Reviewed by: Brett Willis
|Featuring:||Val Kilmer, Benjamin Bratt, Carrie-Anne Moss, Simon Baker, Tom Sizemore|
|Producer:||Bruce Berman, Jorge Saralegui, Mark Canton|
Though it’s a totally different storyline, “Red Planet” looks and feels like the earlier 2000 release “Mission to Mars”. The tinting of the Martian surface and sky is the same; and there’s crew conflict, violence, death, and a Martian Creature. (How many Mars Sci-Fi films DON’T have a Creature?) The science (or lack thereof) and the presentation of Politically Correct ideas are similar.
The year is 2057. Earth is dying from human overpopulation and pollution, and we’ve been “terraforming” Mars for about thirty years. We nuked the Martian icecaps to release Carbon Dioxide and create a Greenhouse Effect; then we introduced algae to generate oxygen for eventual human migration. Everything went smoothly, until the algae suddenly disappeared! So the first manned Mars flight is sent to investigate. Commander Bowman’s (Carrie-Anne Moss) crew consists of science officer Chantilas (Terence Stamp); pilot Santen (Benjamin Bratt); geneticist/bioengineer Burchenal (Tom Sizemore); terraformer Pettengil (Simon Baker) and mechanical engineer Gallagher (Val Kilmer); plus a karate-chopping, doglike robot called AMEE. Bowman refers to scientist-turned-philosopher Chantilas, who initiates discussions about God, as the “soul of the crew.”
Danger comes from several sources: a solar flare; equipment failures; infighting among the crew; cross-wired AMEE going into “military mode” against them; and of course the Creature. The Creature’s origin isn’t explained. Did it “evolve” overnight? Did it lie dormant for millions of years, just waiting for the return of food and oxygen?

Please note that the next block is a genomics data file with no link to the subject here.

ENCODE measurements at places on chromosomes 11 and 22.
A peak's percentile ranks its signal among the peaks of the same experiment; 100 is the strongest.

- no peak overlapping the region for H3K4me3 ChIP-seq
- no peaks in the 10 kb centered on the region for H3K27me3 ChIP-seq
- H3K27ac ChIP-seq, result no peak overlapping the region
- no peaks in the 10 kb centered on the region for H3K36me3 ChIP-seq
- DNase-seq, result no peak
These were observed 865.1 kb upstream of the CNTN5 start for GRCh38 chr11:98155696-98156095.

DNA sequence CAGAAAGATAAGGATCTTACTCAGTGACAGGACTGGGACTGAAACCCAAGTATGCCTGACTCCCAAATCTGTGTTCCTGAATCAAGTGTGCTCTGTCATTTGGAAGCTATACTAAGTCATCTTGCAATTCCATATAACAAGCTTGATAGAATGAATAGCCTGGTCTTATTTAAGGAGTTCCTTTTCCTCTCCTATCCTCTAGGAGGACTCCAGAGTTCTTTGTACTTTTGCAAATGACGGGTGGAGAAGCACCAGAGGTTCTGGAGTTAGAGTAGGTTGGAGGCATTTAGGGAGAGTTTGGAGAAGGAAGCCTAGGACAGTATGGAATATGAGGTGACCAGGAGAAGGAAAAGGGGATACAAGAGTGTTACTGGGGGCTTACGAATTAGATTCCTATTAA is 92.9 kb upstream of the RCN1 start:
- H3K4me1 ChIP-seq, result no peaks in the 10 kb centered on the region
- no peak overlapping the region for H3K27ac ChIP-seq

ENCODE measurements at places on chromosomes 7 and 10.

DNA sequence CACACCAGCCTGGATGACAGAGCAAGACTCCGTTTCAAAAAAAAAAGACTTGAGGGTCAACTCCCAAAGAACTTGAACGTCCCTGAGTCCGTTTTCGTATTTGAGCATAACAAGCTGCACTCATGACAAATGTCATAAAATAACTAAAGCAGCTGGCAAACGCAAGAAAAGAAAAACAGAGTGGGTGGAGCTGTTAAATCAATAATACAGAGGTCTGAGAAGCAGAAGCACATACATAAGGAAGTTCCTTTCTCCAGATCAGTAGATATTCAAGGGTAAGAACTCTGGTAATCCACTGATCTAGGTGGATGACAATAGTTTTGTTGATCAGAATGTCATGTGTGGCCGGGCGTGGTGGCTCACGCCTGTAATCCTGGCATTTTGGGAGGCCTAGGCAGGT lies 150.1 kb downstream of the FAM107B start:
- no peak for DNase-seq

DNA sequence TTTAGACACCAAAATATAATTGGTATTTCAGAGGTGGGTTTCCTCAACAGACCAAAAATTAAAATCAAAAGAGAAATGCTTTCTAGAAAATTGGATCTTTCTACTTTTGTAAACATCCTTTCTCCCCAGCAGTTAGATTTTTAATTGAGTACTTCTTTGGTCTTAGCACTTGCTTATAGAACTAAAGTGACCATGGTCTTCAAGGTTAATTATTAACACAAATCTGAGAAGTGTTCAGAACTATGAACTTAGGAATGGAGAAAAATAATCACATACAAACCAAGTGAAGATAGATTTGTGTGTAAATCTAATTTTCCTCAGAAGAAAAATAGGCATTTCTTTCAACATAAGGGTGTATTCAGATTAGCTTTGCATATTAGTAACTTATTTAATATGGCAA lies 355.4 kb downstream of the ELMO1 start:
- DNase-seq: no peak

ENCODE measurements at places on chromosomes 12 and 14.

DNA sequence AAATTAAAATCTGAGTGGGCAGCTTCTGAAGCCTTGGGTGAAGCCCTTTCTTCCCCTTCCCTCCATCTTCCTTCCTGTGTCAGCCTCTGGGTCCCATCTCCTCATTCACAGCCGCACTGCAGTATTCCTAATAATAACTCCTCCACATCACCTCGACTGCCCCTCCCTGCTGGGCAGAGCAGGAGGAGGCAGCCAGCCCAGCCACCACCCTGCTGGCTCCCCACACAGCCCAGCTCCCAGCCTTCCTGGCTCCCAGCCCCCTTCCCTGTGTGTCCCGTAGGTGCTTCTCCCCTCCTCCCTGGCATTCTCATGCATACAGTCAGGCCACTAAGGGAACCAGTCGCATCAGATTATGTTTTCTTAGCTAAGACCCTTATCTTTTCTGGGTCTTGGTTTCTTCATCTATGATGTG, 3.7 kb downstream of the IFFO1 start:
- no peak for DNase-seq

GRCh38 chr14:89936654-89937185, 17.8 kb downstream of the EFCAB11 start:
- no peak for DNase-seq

Considering the story—these are the first humans to set foot on Mars, and their mission’s success determines the future of mankind—the acting and direction seem flat and unemotional. The most interesting character, Chantilas, is underdeveloped. Just once, I’d like to see a scientifically accurate film—a lifeless Mars instead of a lifeless crew.
Content: There’s quite a bit of profanity, including one use of f* accompanied by “the bird.” We get side-view glimpses of Bowman as she showers, and Gallagher gets a full frontal view (the two of them carry on a shipboard flirtation, but nothing comes of it during the film). There’s alcohol use, fighting, and bad attitudes. Several crewmembers are killed off.
Bad science (partial list): Even with the atmosphere buildup, the Martian day and night surface temperatures should be harsher than shown. The scene of the ship crash-landing could have been run in slo-mo to simulate Mars gravity (one-third that of Earth), but it wasn’t; nor was there any extra spring in the crew’s step. The only special effect showing low-grav was a shot of three men making the highest and longest arcs of their lives as they urinated. There’s one Martian surface shot, a few seconds long, which shows Earth’s moon in the sky (the image is too large, and too regular in shape, to pass for Phobos).
Genesis 1:28, God’s first recorded command to mankind, tells us to multiply and fill the Earth, subdue (alter) it, and rule over all other creatures. Radical environmentalism challenges every part of that commandment. The idea of “terraforming” is a strange combination of sentiments from both camps; after messing up the Earth, we proceed to subdue another planet as well.
I’ve been going to Mars movies since 1959. This isn’t the worst I’ve seen, but not the best either. Besides the expected Humanist content, the film just isn’t a “grabber.” Well, maybe next year.